After the last World War, the World Medical Association sponsored a revival of oath-taking by doctors in reaction to the suppression of the Hippocratic Oath in Nazi Germany. Gentle reader may perhaps guess why it would have been suppressed there. So long as the memory of Auschwitz is alive — and it is already fading from the popular consciousness — the lessons learnt may be vaguely recollected. But generations pass, and it is the fate of men to relearn truths by repeating catastrophes. How many of us, living and adult, can even remember what we learnt on the morning of 11th September, 2001?

The last time I mentioned the Hippocratic Oath in this space, a fortnight ago, I received a glib email from a correspondent who has been heckling me at intervals for at least twenty years. (His “avatar” is now a picture of George Orwell.) This clever fellow pointed out that “first do no harm” (a phrase I hadn’t used) is not in the text of the original oath. I daresay he found this “fun fact” in Wikipedia; primum non nocere was a brilliantly succinct nineteenth-century paraphrase of what that Oath articulates. He went on to tell me that I’m out of date, that the Oath is no longer mandated in white-coat ceremonies, that it never had any legal force, and that even where it is still recited the text has been revised and modernized to take account of “medical advances.”

Smug, as well as glib, the idiot didn’t remember that I had more than once previously shown myself perfectly aware of each of his points. And, before I gave up replying to him, I had also noted that his last point was a flat lie. There has been no technological advance that could possibly obviate the Hippocratic Oath, whose meaning has been intelligible to every generation, and retains its crystal clarity today. Instead it is altered to accommodate abortion and euthanasia — both of which were specifically and unambiguously condemned in the original. What this shows is not medical progress over the last two thousand four hundred years, but moral disintegration through the last fifty.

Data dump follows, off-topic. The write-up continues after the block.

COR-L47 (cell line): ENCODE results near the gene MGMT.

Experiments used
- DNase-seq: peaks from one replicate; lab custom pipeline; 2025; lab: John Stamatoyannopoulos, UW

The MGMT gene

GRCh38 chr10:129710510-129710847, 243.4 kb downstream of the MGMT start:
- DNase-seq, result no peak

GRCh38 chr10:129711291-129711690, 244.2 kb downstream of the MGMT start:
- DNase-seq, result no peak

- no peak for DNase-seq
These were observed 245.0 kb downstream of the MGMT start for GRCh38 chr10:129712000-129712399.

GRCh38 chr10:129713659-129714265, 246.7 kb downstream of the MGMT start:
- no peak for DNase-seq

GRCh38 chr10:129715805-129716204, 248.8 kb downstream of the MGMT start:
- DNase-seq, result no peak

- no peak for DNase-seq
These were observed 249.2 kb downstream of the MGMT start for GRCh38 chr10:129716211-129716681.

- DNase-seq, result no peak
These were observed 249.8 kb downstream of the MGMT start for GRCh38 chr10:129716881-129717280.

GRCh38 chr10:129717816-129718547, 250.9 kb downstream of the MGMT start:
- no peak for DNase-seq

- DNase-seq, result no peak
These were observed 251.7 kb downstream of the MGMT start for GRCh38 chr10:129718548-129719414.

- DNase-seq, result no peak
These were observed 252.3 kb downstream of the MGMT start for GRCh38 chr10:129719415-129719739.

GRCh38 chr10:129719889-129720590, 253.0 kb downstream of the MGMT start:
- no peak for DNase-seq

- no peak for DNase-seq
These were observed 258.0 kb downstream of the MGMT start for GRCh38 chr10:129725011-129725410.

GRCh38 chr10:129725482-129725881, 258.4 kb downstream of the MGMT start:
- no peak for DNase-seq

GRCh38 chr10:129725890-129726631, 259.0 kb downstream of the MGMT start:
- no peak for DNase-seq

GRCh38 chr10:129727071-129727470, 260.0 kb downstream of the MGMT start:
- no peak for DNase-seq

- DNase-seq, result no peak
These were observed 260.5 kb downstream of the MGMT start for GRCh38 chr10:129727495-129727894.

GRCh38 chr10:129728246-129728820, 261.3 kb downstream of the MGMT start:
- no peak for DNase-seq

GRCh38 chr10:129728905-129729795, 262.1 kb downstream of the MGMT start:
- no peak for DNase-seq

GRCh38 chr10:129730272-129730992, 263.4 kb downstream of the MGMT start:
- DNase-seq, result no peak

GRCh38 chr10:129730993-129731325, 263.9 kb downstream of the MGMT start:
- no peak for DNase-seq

There is no more point in arguing with such a man, than with an audio loop, or an “ISIS” decapitator. Nor should we doubt he speaks for the majority, today — for what I call the “idiotized” masses; for the politicians they put into power; and for the judges and bureaucrats the politicians set in place. (Take this in: our Canadian Supreme Court voted for “physician-assisted dying,” nine-zero.) We are defenceless against people who do not value their own lives, let alone ours. But though in the end they may kill themselves and us, they cannot kill God.

It is true that the Hippocratic Oath is not legally enforceable, today. It may not even have been enforceable at the time it was written; though it is more likely the concept of honour was understood then. For it is an extremely solemn oath, and carries the sting in its last sentence. He who pledges it hopes to be ruined, should he ever betray it.

Primum non nocere, “first do no harm.” Our task is to keep this alive in our hearts: not only Christians, but every man and woman capable of decency. Every doctor and nurse and medical assistant who is not a murderer must keep it alive — pay any price rather than become complicit in a heinous evil. It is a phrase that resonates with a truth that is immortal, and will stand even as our world passes away.